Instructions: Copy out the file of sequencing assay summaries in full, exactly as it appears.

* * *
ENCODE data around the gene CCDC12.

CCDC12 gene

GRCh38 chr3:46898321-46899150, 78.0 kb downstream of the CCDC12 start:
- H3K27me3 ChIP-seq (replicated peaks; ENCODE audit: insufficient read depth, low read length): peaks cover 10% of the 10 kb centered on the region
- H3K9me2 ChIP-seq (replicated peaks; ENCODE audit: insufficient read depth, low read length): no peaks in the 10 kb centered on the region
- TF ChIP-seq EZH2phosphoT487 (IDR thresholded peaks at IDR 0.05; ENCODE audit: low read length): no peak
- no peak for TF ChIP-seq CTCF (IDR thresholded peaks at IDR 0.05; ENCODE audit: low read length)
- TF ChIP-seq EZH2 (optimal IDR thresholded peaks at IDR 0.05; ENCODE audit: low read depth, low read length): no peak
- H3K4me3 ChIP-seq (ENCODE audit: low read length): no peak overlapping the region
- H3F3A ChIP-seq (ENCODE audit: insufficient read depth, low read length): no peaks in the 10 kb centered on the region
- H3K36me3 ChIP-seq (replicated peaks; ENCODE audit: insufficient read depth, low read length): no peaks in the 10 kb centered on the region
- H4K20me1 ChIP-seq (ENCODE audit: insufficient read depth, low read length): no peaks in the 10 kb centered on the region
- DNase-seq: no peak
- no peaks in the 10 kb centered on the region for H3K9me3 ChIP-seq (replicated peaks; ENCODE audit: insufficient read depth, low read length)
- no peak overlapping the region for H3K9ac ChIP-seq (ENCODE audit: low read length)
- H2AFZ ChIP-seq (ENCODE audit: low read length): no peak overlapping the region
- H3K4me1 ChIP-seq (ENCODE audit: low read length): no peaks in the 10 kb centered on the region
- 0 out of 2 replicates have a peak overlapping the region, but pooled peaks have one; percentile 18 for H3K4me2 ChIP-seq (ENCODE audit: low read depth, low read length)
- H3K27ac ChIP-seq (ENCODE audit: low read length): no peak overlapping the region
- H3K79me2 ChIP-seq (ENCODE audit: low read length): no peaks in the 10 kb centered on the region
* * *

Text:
ENCODE data around the gene CCDC12.

CCDC12 gene

GRCh38 chr3:46898321-46899150, 78.0 kb downstream of the CCDC12 start:
- H3K27me3 ChIP-seq (replicated peaks; ENCODE audit: insufficient read depth, low read length): peaks cover 10% of the 10 kb centered on the region
- H3K9me2 ChIP-seq (replicated peaks; ENCODE audit: insufficient read depth, low read length): no peaks in the 10 kb centered on the region
- TF ChIP-seq EZH2phosphoT487 (IDR thresholded peaks at IDR 0.05; ENCODE audit: low read length): no peak
- no peak for TF ChIP-seq CTCF (IDR thresholded peaks at IDR 0.05; ENCODE audit: low read length)
- TF ChIP-seq EZH2 (optimal IDR thresholded peaks at IDR 0.05; ENCODE audit: low read depth, low read length): no peak
- H3K4me3 ChIP-seq (ENCODE audit: low read length): no peak overlapping the region
- H3F3A ChIP-seq (ENCODE audit: insufficient read depth, low read length): no peaks in the 10 kb centered on the region
- H3K36me3 ChIP-seq (replicated peaks; ENCODE audit: insufficient read depth, low read length): no peaks in the 10 kb centered on the region
- H4K20me1 ChIP-seq (ENCODE audit: insufficient read depth, low read length): no peaks in the 10 kb centered on the region
- DNase-seq: no peak
- no peaks in the 10 kb centered on the region for H3K9me3 ChIP-seq (replicated peaks; ENCODE audit: insufficient read depth, low read length)
- no peak overlapping the region for H3K9ac ChIP-seq (ENCODE audit: low read length)
- H2AFZ ChIP-seq (ENCODE audit: low read length): no peak overlapping the region
- H3K4me1 ChIP-seq (ENCODE audit: low read length): no peaks in the 10 kb centered on the region
- 0 out of 2 replicates have a peak overlapping the region, but pooled peaks have one; percentile 18 for H3K4me2 ChIP-seq (ENCODE audit: low read depth, low read length)
- H3K27ac ChIP-seq (ENCODE audit: low read length): no peak overlapping the region
- H3K79me2 ChIP-seq (ENCODE audit: low read length): no peaks in the 10 kb centered on the region